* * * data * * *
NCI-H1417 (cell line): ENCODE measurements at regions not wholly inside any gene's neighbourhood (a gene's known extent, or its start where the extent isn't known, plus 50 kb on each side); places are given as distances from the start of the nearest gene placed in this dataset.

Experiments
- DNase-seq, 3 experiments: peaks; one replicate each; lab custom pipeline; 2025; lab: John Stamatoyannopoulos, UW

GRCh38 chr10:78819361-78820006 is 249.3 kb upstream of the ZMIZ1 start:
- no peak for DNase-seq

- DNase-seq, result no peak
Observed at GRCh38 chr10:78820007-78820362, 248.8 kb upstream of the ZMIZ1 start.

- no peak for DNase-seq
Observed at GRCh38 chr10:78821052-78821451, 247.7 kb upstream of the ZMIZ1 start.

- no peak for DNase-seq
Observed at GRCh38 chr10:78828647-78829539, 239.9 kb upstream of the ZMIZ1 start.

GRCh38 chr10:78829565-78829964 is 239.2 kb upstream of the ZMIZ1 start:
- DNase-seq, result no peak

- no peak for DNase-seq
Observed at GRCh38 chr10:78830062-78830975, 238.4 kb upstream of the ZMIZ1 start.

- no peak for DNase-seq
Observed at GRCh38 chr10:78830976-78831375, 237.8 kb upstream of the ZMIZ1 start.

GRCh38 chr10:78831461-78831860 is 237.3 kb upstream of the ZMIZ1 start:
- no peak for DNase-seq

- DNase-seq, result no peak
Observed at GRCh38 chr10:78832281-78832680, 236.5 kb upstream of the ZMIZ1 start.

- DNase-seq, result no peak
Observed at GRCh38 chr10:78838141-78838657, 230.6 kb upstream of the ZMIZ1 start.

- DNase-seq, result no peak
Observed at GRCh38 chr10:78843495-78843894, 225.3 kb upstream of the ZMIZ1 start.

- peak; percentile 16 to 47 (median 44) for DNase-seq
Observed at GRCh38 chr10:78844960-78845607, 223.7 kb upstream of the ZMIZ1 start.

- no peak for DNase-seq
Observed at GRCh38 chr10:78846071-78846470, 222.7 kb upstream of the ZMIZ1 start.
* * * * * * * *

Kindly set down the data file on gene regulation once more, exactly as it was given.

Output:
NCI-H1417 (cell line): ENCODE measurements at regions not wholly inside any gene's neighbourhood (a gene's known extent, or its start where the extent isn't known, plus 50 kb on each side); places are given as distances from the start of the nearest gene placed in this dataset.

Experiments
- DNase-seq, 3 experiments: peaks; one replicate each; lab custom pipeline; 2025; lab: John Stamatoyannopoulos, UW

GRCh38 chr10:78819361-78820006 is 249.3 kb upstream of the ZMIZ1 start:
- no peak for DNase-seq

- DNase-seq, result no peak
Observed at GRCh38 chr10:78820007-78820362, 248.8 kb upstream of the ZMIZ1 start.

- no peak for DNase-seq
Observed at GRCh38 chr10:78821052-78821451, 247.7 kb upstream of the ZMIZ1 start.

- no peak for DNase-seq
Observed at GRCh38 chr10:78828647-78829539, 239.9 kb upstream of the ZMIZ1 start.

GRCh38 chr10:78829565-78829964 is 239.2 kb upstream of the ZMIZ1 start:
- DNase-seq, result no peak

- no peak for DNase-seq
Observed at GRCh38 chr10:78830062-78830975, 238.4 kb upstream of the ZMIZ1 start.

- no peak for DNase-seq
Observed at GRCh38 chr10:78830976-78831375, 237.8 kb upstream of the ZMIZ1 start.

GRCh38 chr10:78831461-78831860 is 237.3 kb upstream of the ZMIZ1 start:
- no peak for DNase-seq

- DNase-seq, result no peak
Observed at GRCh38 chr10:78832281-78832680, 236.5 kb upstream of the ZMIZ1 start.

- DNase-seq, result no peak
Observed at GRCh38 chr10:78838141-78838657, 230.6 kb upstream of the ZMIZ1 start.

- DNase-seq, result no peak
Observed at GRCh38 chr10:78843495-78843894, 225.3 kb upstream of the ZMIZ1 start.

- peak; percentile 16 to 47 (median 44) for DNase-seq
Observed at GRCh38 chr10:78844960-78845607, 223.7 kb upstream of the ZMIZ1 start.

- no peak for DNase-seq
Observed at GRCh38 chr10:78846071-78846470, 222.7 kb upstream of the ZMIZ1 start.